Fire Season by Jon Loomis is the third book in the police procedural series featuring reluctant interim police chief Frank Coffin (available July 17, 2012).
Until a replacement can be found, Frank Coffin is pulling double duty as a detective and interim police chief for the Provincetown, Massachusetts, police force. Luckily, the off-season has just started for this tourist town, and Frank hopes the quiet streets will allow him more time to stay at home and take care of his very pregnant girlfriend.
When Frank responds to a call about—of all things—the murder of some local seals, and immediately afterward has to investigate a Dumpster fire, he starts losing hope that this off-season will provide any downtime at all. As several more increasingly large and dangerous fires are sparked in quick succession, it seems there’s a firebug on the loose. Finding a way to catch a man who burns all evidence of his crimes would give Frank enough to worry about, but with his deputy terrified that UFOs are real, a severed head found floating in a local bar’s lobster tank, his mother setting fires of her own, and a girlfriend with bizarre midnight cravings, Frank is up to his eyeballs in the criminal machinations and colorful antics of P’town’s eccentric residents.
It’s not often that you find a solid police procedural couched in dialog that makes you laugh out loud every few pages, but Fire Season by Jon Loomis is just that. Loomis leavens the criminal—and sometimes tragic—events he writes of with snappy patter and the occasional dose of absurdity.
A less accomplished writer might be seeming to undermine the seriousness of the subject at hand: rampant death and destruction are no laughing matter, after all. Loomis, however, juxtaposes the dramatic with the humorous in a way that serves to enhance each. His deliberate, and masterful, use of this technique is a neat reminder that even in the most dire of situations, a little humor can help anchor us in the long view. When used in a crime novel, it’s a nice nod to the fact that this technique is also a coping mechanism not unfamiliar to police officers and others in similarly stressful occupations.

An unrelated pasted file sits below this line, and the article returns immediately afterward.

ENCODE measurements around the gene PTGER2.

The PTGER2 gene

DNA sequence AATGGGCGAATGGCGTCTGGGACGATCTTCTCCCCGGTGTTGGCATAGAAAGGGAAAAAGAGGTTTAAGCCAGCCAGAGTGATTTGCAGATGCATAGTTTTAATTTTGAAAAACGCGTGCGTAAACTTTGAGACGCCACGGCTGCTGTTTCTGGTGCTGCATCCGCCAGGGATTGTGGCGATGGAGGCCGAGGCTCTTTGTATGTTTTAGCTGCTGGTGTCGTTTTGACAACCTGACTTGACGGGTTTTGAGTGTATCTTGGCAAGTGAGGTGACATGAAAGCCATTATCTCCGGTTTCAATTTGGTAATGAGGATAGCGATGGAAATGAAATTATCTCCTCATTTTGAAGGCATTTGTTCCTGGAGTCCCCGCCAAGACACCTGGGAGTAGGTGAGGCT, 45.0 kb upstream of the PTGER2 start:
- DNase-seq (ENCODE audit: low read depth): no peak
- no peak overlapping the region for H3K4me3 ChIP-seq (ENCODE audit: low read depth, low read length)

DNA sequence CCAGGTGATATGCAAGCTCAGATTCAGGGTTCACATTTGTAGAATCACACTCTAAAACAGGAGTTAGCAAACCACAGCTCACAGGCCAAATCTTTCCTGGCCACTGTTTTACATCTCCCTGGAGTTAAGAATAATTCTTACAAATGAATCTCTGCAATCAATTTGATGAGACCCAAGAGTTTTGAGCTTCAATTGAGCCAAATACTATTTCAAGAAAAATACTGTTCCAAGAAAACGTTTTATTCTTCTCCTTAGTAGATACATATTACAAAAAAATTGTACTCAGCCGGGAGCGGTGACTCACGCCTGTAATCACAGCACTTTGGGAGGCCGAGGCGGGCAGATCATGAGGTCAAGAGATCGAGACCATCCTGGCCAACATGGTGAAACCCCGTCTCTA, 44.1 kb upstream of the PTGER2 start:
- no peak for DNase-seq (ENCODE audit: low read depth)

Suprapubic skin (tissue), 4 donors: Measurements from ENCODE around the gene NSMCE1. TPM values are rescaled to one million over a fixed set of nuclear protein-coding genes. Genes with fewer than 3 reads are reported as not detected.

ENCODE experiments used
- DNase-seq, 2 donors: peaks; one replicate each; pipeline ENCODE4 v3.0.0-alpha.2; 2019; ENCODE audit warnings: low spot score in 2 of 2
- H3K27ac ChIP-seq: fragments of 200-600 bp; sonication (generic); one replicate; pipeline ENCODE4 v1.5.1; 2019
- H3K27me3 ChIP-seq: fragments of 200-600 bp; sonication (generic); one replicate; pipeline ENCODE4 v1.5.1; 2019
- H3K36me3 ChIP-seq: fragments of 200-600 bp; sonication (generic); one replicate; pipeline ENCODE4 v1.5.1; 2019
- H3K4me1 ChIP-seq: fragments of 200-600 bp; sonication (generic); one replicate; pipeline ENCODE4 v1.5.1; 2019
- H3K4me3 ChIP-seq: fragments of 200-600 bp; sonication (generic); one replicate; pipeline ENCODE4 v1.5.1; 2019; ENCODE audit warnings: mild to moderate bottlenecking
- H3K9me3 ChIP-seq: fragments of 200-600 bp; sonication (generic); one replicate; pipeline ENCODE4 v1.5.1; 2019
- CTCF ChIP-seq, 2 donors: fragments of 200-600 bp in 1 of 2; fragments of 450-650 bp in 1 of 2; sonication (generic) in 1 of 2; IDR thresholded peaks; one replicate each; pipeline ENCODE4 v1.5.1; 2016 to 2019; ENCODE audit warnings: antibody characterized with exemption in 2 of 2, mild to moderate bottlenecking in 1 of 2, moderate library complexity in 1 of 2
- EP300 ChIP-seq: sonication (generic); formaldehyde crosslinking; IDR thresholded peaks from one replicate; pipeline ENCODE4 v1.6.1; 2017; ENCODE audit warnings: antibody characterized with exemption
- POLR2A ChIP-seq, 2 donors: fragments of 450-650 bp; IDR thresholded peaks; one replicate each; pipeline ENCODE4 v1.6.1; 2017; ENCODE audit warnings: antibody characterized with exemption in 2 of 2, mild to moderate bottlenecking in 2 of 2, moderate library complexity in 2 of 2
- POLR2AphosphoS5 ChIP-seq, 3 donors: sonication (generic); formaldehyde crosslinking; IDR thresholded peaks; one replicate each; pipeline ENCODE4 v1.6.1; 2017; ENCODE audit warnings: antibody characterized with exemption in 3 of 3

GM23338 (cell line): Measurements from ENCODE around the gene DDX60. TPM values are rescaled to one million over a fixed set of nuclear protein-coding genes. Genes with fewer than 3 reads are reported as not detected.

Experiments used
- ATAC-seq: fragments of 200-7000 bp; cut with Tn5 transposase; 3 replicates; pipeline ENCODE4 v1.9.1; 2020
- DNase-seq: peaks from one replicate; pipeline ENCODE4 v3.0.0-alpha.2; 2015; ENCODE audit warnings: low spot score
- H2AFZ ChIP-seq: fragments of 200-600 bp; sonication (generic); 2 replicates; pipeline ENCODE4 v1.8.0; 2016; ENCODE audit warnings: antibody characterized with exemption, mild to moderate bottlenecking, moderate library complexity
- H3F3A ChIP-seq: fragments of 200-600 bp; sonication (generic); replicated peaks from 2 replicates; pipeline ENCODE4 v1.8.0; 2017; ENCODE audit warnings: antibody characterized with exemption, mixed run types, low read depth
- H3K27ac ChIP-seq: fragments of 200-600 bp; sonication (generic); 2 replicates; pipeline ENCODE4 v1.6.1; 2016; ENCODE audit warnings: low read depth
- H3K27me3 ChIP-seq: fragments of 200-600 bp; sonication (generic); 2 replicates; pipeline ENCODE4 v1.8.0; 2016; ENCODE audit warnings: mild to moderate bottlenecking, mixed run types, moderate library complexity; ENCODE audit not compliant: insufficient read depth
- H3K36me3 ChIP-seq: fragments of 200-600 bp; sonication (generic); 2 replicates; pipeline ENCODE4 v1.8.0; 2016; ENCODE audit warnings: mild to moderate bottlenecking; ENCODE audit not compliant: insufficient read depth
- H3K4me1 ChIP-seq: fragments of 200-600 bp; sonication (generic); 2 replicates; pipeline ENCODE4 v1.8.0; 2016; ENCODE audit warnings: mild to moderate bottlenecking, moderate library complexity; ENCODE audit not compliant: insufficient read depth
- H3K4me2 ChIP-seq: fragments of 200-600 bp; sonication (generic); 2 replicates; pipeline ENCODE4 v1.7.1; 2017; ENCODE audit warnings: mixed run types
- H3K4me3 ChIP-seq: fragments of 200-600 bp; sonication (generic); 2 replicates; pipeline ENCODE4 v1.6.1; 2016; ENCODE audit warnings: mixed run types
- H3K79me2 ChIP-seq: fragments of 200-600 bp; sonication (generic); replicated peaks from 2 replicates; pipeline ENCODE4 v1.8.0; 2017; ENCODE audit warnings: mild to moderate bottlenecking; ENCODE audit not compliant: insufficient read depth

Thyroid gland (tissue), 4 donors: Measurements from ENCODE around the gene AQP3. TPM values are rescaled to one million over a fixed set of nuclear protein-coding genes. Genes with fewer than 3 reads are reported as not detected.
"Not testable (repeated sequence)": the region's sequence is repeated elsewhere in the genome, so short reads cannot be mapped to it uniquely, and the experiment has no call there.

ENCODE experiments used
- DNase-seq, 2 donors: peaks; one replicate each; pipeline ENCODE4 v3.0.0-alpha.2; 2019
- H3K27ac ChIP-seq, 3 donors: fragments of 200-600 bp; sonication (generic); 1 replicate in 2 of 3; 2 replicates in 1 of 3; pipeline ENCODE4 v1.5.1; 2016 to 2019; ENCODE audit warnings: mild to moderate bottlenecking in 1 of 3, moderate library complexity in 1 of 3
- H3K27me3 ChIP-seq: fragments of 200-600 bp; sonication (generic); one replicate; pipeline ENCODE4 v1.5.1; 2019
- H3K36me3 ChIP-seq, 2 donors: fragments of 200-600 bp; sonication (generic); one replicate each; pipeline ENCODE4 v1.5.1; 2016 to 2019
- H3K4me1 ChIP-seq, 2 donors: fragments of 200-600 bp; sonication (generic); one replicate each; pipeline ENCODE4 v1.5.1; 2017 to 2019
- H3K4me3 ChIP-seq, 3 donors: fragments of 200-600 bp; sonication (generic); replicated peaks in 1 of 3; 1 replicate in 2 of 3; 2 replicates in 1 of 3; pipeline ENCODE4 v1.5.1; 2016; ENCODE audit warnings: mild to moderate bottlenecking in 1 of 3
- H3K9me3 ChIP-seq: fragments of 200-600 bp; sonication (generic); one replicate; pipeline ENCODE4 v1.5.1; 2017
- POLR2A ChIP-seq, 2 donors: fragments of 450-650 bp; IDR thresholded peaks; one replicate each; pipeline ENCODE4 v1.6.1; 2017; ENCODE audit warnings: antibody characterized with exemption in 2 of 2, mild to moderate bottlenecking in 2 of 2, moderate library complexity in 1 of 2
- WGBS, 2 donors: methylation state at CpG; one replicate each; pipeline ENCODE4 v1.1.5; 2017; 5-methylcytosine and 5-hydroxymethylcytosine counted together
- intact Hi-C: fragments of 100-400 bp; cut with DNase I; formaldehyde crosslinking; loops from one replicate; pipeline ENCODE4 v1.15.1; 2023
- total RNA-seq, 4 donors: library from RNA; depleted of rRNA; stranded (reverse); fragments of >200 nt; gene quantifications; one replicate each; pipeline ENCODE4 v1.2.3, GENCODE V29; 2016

And while the crimes—beginning with the grisly slaughter of seals in captivity, and escalating to multiple arsons, a murder, and international drug trafficking—are depicted with the gravity each deserves, the human relationships are usually laced with levity and warmth, such as between the protagonist, Acting Police Chief Frank Coffin, and his partner, Sergeant Lola Winters:
“Are you thinking what I’m thinking?” Lola said, after they’d found five hollow ducks.
“I’m thinking I wish we had a drug dog,” Coffin said.
Coffin nodded. “Not a lot of volume, so something pricey—high quality heroin or coke, maybe.”
“Could be some other smuggling thing,” Lola said. “Diamonds. Krugerrands.”
“And any minute now Cary Grant could jump in through the window,” Coffin said.
Lola punched him in the shoulder.
The humor does get more broad toward the end, when readers familiar with the series will cheer the return of Coffin’s Uncle Rudy, who commandeers an entire subplot to great comedic effect. In fact, almost all of the characters, whether new or returning, are drawn with such lively strokes that it’s hard not to feel a fondness for these fictional inhabitants of the actual Massachusetts town where the series is set. Loomis’s love for the place and the surrounding area is palpable, particularly in passages such as these:
Coffin had driven the stretch of highway between Provincetown and Eastham two or three times a week for most of his adult life, and he always felt the same tug of nostalgia as he passed North Truro, the same surge of elation on the way back, cresting the ridge at Pilgrim Heights and looking northeast at the long curve of Provincetown, the sweep of tawny beach, the waterfront with its crowd of white buildings, the Pilgrim Monument looming over everything, casting its long shadow.
Loomis also skillfully depicts the effects of a dying fishing trade on the towns of the Massachusetts coast, and the measures undertaken in order to keep these towns alive. For all the hilarity that laces the book, Frank Coffin is often called on to consider the serious matters of aging and trying to raise a young family in a small town that is so strapped for cash, it can only afford volunteer firefighters—a serious problem when there’s a serial arsonist on the loose.
The ending acknowledges how hard it can be to keep the wheels of government turning when there just isn’t enough money for public services. It would make for glum reading if Loomis wasn’t so good at balancing the serious with the light-hearted, rendering his social commentary much easier to absorb.
I don’t believe I’ve ever read a crime novel that tackles such serious issues while still managing to be incredibly funny: other books have tried, but been unsuccessful at either one or the other, in my opinion. Fire Season, however, is both a good mystery novel and a witty look at real concerns affecting modern life and everyday people.
Doreen Sheridan is a freelance writer living in Washington, D.C. She
microblogs on Twitter @dvaleris.